Dow falls more than 500 points on inflation fears and as JPMorgan warns of risks to the economy

Dow falls more than 500 points on inflation fears and as JPMorgan warns of risks to the economy
Jamie Dimon is the CEO of JPMorgan Chase.Misha Friedman/Getty Images
  • US stocks sank on Thursday as investors come to grips with June's CPI reading and bank earnings roll in.
  • JPMorgan and Morgan Stanley both reported earnings that fell short of estimates.

The Dow Jones Industrial Average fell over 500 points on Thursday as investors digest the first wave of big bank earnings and grapple with June's stubbornly high Consumer Price Index reading released on Wednesday.

JPMorgan and Morgan Stanley both reported earnings Thursday morning. Morgan Stanley reported revenue of $13.13 billion compared to estimates of $13.48 billion. JPMorgan also missed estimates, reporting $31.63 billion versus estimates of $31.97 billion.

Moreover, JPMorgan CEO Jamie Dimon had a word of caution as the economy enters a particularly precarious stage in the last half of this year.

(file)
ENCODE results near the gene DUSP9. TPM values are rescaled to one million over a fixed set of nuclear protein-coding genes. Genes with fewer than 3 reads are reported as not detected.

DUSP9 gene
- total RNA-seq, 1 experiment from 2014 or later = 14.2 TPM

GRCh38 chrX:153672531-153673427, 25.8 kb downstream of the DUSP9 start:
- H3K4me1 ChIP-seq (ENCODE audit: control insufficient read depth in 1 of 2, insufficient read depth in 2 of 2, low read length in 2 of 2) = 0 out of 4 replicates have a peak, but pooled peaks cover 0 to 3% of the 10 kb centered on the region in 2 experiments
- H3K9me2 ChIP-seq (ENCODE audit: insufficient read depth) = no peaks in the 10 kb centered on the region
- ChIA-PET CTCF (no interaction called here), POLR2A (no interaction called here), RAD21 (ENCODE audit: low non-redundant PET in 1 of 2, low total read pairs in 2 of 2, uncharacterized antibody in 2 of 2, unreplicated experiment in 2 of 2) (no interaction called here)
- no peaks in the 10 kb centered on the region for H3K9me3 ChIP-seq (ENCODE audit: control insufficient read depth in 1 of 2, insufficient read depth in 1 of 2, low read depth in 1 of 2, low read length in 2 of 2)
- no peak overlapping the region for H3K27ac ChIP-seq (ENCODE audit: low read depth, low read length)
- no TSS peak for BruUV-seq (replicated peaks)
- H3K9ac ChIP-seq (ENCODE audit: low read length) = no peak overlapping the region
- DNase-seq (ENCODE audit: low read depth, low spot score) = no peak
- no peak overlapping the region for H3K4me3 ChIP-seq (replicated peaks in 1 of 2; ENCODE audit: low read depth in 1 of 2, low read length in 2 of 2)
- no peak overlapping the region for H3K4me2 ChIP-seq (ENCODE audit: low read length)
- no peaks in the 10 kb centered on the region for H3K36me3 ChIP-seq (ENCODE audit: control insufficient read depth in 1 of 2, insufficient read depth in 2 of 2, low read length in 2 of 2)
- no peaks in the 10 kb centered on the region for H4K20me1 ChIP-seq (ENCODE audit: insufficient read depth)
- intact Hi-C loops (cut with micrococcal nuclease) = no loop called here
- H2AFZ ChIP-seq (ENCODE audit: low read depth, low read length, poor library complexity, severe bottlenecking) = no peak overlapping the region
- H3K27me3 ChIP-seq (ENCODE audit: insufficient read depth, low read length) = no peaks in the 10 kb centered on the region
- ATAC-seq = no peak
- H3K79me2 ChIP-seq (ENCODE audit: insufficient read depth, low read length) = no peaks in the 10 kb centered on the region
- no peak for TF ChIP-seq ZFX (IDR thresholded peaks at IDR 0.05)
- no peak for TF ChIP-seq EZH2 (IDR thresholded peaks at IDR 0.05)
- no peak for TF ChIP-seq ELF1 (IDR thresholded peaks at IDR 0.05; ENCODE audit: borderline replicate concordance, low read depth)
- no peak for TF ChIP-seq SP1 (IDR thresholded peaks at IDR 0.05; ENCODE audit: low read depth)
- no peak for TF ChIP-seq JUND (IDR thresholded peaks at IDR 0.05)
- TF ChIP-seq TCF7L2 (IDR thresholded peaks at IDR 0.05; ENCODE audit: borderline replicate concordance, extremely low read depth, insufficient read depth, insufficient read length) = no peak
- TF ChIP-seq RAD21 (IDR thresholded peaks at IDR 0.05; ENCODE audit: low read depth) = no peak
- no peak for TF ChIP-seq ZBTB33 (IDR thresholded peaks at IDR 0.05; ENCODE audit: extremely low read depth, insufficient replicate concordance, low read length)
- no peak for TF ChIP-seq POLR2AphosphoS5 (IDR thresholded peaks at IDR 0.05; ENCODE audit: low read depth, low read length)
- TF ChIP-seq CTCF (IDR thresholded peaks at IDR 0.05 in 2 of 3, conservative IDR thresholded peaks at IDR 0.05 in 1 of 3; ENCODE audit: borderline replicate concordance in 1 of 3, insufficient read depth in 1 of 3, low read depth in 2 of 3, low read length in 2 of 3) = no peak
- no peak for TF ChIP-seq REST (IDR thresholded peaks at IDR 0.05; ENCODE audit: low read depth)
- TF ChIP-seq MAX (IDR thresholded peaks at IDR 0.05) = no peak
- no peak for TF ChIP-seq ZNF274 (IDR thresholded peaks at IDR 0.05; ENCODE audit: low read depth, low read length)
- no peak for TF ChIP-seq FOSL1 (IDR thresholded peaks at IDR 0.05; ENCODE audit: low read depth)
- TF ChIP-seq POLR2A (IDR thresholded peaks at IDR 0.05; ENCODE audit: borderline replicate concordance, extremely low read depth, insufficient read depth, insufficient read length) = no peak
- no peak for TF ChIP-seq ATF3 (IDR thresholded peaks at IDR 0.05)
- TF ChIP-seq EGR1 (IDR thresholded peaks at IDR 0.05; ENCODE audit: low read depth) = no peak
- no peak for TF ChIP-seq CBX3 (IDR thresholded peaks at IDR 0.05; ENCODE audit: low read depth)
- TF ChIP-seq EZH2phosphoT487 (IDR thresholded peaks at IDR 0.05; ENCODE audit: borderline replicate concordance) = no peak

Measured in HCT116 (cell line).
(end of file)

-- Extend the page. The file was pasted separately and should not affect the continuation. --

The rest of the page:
"The U.S. economy continues to grow and both the job market and consumer spending, and their ability to spend, remain healthy," he said. "But geopolitical tension, high inflation, waning consumer confidence, the uncertainty about how high rates have to go and the never-before-seen quantitative tightening and their effects on global liquidity, combined with the war in Ukraine and its harmful effect on global energy and food prices are very likely to have negative consequences on the global economy sometime down the road."

Here's where US indexes stood shortly after the 9:30 a.m. opening bell on Thursday:


Consumer inflation in June clocked in at 9.1%, surpassing estimates of 8.9%. The reading rattled US stocks yesterday and set off a series of dire warnings of what the Federal Reserve is going to have to do to tame prices.

Top economist Mohamed El-Erian warned on Thursday that the Fed could be forced to raise interest rates by 100 basis points at this month's meeting to confront the reality of inflation.

Jeremy Siegel, meanwhile, was optimistic that inflation had hit its peak. The Wharton professor also said though that the Fed would keep hiking rates.

In crypto, Celsius filed for bankruptcy. The trouble crypto lender was among a number of firms to halt customer withdrawals amid a brutal bear market for digital assets. A state regulator in Vermont on Wednesday warned the company is "deeply insolvent."

Oil price were down. WTI fell 3.25% to $93 per barrel. Brent, oil's international benchmark, was down about 3% to $95.61 a barrel.


Gold prices were down by nearly 2%, trading at $1,702.70 per ounce. The 10-year Treasury yield climbed 9.6 basis points to 3.00%.

Bitcoin trade higher by about 3.6%, at $19,730.